"Two minds don't blink alike": The attentional blink does not occur in a joint context

Merryn D. Constable*, Jay Pratt, Timothy N. Welsh

*Corresponding author for this work

Research output: Contribution to journalArticlepeer-review

7 Citations (Scopus)
2 Downloads (Pure)


Typically, when two individuals perform a task together, each partner monitors the other partners' responses and goals to ensure that the task is completed efficiently. This monitoring is thought to involve a co-representation of the joint goals and task, as well as a simulation of the partners' performance. Evidence for such "co-representation" of goals and task, and "simulation" of responses has come from numerous visual attention studies in which two participants complete different components of the same task. In the present research, an adaptation of the attentional blink task was used to determine if co-representation could exert an influence over the associated attentional mechanisms. Participants completed a rapid serial visual presentation task in which they first identified a target letter (T1) and then detected the presence of the letter X (T2) presented one to seven letters after T1. In the individual condition, the participant identified T1 and then detected T2. In the joint condition, one participant identified T1 and the other participant detected T2. Across two experiments, an attentional blink (decreased accuracy in detecting T2 when presented three letters after T1) was observed in the individual condition, but not in joint conditions. A joint attentional blink may not emerge because the co-representation mechanisms that enable joint action exert a stronger influence at information processing stages that do not overlap with those that lead to the attentional blink.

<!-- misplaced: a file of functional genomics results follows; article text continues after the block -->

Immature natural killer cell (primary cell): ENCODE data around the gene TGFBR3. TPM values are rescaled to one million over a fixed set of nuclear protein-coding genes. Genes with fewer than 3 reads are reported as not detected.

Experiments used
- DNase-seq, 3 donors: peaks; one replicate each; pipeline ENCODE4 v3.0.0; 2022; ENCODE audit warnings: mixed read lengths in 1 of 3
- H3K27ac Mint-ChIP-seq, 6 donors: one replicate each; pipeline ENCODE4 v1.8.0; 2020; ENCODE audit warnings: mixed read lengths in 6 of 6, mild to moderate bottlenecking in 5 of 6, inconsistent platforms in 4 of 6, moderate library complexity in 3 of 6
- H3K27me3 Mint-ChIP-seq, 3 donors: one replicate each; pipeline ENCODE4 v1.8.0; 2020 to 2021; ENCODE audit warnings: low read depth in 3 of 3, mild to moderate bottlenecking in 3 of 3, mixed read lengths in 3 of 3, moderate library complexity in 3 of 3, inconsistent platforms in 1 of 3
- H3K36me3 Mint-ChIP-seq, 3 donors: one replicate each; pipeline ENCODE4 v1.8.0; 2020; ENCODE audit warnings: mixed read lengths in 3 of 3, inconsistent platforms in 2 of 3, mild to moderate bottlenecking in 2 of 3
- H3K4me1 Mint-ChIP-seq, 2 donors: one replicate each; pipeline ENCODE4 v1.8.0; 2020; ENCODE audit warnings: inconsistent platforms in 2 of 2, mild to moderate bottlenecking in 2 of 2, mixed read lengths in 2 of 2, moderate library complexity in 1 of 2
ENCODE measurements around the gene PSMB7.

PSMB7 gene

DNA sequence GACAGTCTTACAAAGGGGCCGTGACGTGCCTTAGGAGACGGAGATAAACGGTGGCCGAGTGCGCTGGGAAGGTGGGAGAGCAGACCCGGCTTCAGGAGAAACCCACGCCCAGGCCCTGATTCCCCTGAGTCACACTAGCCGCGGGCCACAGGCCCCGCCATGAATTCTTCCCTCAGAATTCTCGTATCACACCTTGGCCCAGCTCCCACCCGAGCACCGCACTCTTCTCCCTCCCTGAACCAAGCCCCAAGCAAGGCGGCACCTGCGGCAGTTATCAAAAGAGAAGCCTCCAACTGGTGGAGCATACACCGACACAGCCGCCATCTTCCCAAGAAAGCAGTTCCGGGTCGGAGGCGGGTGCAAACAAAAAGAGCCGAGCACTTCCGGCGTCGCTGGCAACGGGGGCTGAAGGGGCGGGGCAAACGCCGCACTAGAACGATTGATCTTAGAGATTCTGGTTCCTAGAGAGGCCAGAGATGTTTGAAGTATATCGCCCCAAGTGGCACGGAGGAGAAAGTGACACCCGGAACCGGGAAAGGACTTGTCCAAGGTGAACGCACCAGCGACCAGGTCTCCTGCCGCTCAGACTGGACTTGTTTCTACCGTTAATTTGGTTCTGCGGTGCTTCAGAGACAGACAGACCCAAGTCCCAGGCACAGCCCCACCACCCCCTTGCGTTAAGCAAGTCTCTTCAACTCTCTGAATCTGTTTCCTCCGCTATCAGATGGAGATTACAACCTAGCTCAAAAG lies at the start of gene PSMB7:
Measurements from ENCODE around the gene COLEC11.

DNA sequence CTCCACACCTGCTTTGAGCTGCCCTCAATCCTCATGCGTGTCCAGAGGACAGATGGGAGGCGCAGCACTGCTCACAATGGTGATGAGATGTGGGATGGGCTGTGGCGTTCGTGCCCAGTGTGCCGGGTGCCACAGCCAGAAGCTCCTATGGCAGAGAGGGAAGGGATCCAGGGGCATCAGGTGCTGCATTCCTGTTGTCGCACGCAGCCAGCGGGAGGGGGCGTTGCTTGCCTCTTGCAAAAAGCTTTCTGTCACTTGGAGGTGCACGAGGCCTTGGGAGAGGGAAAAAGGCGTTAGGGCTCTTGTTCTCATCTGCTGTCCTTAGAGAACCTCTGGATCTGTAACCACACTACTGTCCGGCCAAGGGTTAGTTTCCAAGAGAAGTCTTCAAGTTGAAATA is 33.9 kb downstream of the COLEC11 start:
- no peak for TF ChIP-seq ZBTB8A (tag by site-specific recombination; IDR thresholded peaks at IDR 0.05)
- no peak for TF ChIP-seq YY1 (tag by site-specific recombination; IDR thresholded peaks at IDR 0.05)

Original languageEnglish
Article number1714
Pages (from-to)1-11
Number of pages11
JournalFrontiers in Psychology
Issue numberSEP
Publication statusPublished - 12 Sept 2018
Externally publishedYes


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